Why comprehensive reporting may have affected your property dreams
As of 12 March 2014, the biggest changes to the Privacy Act since its inception in 1988 have come into effect. But what does this mean for the average Australian considering investing in property?
Blogger: Richard Symes, CEO, Credit Repair Australia
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Many of the changes have been subtle, as they deal with the types of information that can be collected about each of us – which too often occurs without us ever realising - and how companies are allowed to use that data.
Like it or not, we live in an age where our personal data is increasingly being collected, collated and analysed. For instance, whenever we surf the web, shop online, update our Facebook status, use an app, stream music or videos we create and update our digital footprint. This can later be data mined by companies. Siimilarly, our credit reports are updated whenever we apply for credit, change phone plans or pay bills.
Whilst much of the time we are oblivious to the information being collected about us, there are moments when these impinge quite noticeably. One such event is when people are declined personal finance, particularly for mortgages! In this case, their financial data has been collected by a credit reporting agency, and later analysed by a potential lender, who has assessed them as ‘too risky’ to lend to!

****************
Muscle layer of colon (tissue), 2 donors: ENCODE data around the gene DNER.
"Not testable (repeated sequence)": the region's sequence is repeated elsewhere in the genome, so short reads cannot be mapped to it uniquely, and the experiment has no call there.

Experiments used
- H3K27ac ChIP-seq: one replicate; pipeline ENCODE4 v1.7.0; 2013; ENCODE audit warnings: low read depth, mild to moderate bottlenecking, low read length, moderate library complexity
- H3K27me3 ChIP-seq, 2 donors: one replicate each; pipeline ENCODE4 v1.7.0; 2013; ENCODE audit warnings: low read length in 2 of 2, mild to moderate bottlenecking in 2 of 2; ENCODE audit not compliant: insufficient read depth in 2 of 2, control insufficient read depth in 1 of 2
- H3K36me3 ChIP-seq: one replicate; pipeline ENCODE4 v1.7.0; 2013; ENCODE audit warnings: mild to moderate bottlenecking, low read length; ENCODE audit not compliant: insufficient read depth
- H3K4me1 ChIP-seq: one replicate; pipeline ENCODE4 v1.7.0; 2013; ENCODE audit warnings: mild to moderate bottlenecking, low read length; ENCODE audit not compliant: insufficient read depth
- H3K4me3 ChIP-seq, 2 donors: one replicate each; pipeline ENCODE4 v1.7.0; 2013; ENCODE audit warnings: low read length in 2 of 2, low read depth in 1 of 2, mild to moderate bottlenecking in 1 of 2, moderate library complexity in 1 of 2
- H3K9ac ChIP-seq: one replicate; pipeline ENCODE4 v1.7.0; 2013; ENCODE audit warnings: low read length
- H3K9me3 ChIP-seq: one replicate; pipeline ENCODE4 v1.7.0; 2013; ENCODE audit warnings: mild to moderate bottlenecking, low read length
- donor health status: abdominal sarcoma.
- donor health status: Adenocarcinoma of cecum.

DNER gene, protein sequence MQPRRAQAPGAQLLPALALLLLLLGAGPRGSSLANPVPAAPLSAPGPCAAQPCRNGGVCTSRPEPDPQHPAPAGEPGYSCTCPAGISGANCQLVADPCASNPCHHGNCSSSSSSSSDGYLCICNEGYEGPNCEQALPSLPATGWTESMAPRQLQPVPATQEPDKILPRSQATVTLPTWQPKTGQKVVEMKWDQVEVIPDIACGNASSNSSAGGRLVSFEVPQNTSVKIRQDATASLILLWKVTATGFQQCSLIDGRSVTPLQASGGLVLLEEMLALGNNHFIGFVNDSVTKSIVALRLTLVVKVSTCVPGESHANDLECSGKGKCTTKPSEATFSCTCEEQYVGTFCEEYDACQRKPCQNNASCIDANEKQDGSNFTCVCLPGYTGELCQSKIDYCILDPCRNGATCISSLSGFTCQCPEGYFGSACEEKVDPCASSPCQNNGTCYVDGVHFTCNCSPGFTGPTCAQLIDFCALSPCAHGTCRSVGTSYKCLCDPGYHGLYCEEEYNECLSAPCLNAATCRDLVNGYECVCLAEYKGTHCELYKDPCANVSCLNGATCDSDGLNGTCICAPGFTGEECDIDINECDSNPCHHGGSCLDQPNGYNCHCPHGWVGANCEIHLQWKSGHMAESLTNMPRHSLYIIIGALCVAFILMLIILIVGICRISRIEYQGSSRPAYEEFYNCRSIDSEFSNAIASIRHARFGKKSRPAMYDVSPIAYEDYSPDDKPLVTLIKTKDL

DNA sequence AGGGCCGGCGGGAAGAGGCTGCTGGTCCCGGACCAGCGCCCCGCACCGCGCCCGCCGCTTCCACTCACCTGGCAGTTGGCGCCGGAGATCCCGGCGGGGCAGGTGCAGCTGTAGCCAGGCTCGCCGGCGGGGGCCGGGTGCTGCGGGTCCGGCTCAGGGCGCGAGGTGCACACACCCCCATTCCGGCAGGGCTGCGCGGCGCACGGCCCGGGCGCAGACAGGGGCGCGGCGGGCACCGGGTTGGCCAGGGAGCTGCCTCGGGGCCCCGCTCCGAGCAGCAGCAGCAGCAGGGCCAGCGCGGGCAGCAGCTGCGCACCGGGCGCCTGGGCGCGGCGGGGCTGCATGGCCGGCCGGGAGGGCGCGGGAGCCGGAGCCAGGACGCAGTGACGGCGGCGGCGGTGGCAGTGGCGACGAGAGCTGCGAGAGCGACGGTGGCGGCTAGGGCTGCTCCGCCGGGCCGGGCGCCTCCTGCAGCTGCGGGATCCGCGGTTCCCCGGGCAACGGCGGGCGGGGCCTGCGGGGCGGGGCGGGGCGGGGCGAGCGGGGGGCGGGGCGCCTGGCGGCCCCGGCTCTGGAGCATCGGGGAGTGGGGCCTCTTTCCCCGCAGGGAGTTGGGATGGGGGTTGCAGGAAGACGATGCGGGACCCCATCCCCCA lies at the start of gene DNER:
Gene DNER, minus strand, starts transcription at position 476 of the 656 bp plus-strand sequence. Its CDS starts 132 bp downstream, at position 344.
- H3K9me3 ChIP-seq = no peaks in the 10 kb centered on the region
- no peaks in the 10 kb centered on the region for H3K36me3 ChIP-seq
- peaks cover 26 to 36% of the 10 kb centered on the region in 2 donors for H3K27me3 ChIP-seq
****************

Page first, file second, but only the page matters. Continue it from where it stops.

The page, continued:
The good news is that the changes to the Privacy Act could ultimately lead to a better deal for Australians seeking a home loan. This is as the changes entail Australia evolving from its current antiquated, somewhat ‘Neanderthal’ approach to credit reporting, to a more modern ‘comprehensive reporting system’.
Whereas in the past, only negative financial data such as very late (at least 60 days) or missed payments would be recorded, the new system gives credit providers a more balanced assessment of a person’s credit history, in also incorporating positive information. Credit providers will be able to analyse both credit infringements along with the last 24 months of repayment history – that is, information on whether we pay our bills in a timely manner or not.
As such, if you’re a consistently regular and on-time payer of finance bills, credit providers will be able to recognise this and discern your financially responsible attitude.
On the other hand, those that are ‘habitual late payers’ (as many of us are) will be hurt by the changes.
So, our advice is to get into the habit of paying bills on time, or even a little early. Consider setting up an electronic debit system to pay bills automatically. Twenty-four-month repayment history information will soon be available on your credit report, forming good habits now can increase your chance of success in getting approved if you want to buy a house in the coming years.
Overall, the changes have improved credit providers’ ability to discern credit worthiness, which would lead to less bad debtors, and hence, reduce the cost of lending. Whether the banks pass on the savings to those seeking mortgages is another question entirely though!
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